When Kiyama and his three friends landed in the midst of this climate, they tried to make the best of things. Kiyama pursued his goal of becoming an artist in San Francisco. He attended the Mark Hopkins Institute of Art, later to become the San Francisco Art Institute, and did well with painting and life drawing. Inspired by American comic strips, such as "Little Nemo," he also began cartooning, financing his art and studies with menial jobs as a houseboy. Kiyama made San Francisco his home for over thirty years, only returning to Japan in 1922 in order to find a bride before immigration laws in the United States made that impossible. Two years later, when the Immigration Act of 1924 was passed, all further Japanese immigration was excluded. In addition, Japanese immigrants already in the United States were not allowed full citizenship until 1952.
Kiyama traveled to Japan again in 1927, and made a third trip in 1937, intending to return to his new home in San Francisco. However, history intervened. With the deterioration of relations between the United States and Japan, and the outbreak of World War II, Kiyama was unable to gain reentry into the United States. Instead, he became a high school art teacher in his hometown, dying there in 1951 at age sixty-six.
It is not clear when Kiyama began his memoir, but by 1927 the forty-two-year-old artist had created fifty-two comic strip episodes, each with twelve panels, of the adventures and misadventures of a quartet of young immigrants who, like Kiyama and his friends, arrived in San Francisco in 1904. The episodes appear to have been written with weekly periodical publication in mind, but they were never published in newspapers. Instead, Kiyama exhibited them at the Golden Gate Institute in February of 1927, and subsequently had the series published in book form in its entirety in 1931. Viewed in relation to traditional U.S. comics, Kiyama's panels were not comic-strip material; they were too lengthy and too documentary in nature. However, Kiyama had created one of the very first true comic books to be published in the United States. Manga Yonin Shosei, or "The Four Students Manga," the comic book was bilingual, with the Japanese speaking in that language with one another, and when addressing whites, employing a sort of pidgin English. Hand-lettered and drawn by Kiyama, the book was well received by the local Japanese community, as it related serious circumstances and situations in a comic manner, taking the bite out of the discrimination many felt on a daily basis.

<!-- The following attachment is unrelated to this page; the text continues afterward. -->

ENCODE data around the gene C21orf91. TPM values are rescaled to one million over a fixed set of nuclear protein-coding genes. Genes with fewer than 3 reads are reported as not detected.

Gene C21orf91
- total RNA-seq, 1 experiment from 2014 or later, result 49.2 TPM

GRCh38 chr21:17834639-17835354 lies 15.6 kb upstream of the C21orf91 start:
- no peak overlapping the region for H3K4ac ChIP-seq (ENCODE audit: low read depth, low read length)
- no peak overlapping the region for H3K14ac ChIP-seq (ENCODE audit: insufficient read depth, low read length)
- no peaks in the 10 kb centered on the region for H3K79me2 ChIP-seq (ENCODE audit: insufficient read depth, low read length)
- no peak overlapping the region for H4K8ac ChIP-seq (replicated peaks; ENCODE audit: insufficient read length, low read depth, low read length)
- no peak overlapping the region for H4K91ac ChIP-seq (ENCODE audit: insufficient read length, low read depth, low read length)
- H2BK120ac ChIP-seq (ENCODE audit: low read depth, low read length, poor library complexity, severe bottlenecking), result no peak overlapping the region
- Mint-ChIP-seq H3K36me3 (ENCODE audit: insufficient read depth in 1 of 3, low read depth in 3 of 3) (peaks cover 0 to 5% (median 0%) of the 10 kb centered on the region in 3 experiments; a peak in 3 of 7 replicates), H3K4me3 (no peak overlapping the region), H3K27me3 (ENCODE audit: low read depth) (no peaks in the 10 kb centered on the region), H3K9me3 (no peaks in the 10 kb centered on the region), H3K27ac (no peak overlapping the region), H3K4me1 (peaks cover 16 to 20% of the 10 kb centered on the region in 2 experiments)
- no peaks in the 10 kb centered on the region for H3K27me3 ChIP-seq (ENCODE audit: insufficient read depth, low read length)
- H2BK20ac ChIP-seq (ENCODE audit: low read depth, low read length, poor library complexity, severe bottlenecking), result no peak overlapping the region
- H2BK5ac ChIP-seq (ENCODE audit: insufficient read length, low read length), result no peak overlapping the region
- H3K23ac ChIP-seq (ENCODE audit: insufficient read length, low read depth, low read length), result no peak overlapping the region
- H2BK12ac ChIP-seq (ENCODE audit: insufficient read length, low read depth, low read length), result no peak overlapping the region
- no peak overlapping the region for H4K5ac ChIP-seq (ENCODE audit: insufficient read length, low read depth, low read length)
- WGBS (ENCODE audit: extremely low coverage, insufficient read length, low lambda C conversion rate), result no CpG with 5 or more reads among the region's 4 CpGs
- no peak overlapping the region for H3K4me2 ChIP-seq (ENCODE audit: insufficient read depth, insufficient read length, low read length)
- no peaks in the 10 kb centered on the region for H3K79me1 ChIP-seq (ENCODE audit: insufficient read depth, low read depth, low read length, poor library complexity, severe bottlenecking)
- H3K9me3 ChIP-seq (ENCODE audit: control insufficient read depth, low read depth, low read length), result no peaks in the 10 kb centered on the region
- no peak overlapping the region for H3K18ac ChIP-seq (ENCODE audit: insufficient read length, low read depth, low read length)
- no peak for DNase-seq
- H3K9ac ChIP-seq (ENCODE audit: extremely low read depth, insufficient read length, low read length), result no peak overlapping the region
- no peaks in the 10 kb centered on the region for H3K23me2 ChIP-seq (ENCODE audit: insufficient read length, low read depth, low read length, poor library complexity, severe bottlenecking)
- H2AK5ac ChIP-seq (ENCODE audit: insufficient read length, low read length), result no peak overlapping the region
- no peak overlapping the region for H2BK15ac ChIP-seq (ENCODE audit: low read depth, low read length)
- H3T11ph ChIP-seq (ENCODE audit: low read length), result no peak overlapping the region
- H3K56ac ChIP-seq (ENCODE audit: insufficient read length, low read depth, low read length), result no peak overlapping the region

Kiyama's book opens in 1904 with the arrival in San Francisco of four young students from Japan. Immediately, the four take American names: there is Henry, who has come to train as an artist, Frank, who wants to go into business, Fred, with dreams of farming, and Charlie, who is eager to find out about American democracy in action. Separate episodes focus on different friends as they pursue their dreams with often-comic overtones. They each seek work as household servants by day, and are students at night. These plans often end with disastrous results: Henry is fired when he teaches a parrot dirty words; Frank, asked to clean a stove, disassembles it. Arnold noted, though, that "the two characters who quickly take the book's center are the ne'er-do-well Charlie and Frank, the budding capitalist," the pair of whom Arnold dubbed "the Mutt and Jeff of Japan."
In his book Kiyama uses the classic gag-strip comic book style, though he also documents incidents that, like those many Issei (first-generation Japanese Americans) endured, are far from humorous. Acts of casual discrimination, for example, are daily events; As Kenji Murase noted in Nikkei Heritage, "A recurring theme is their eager striving for acceptance, followed by rejection and setback." The immigrants run into trouble when they venture outside of San Francisco: hired to harvest squash in the Central Valley, they are rousted out of bed by angry whites and threatened with lynching if they comeback to that area.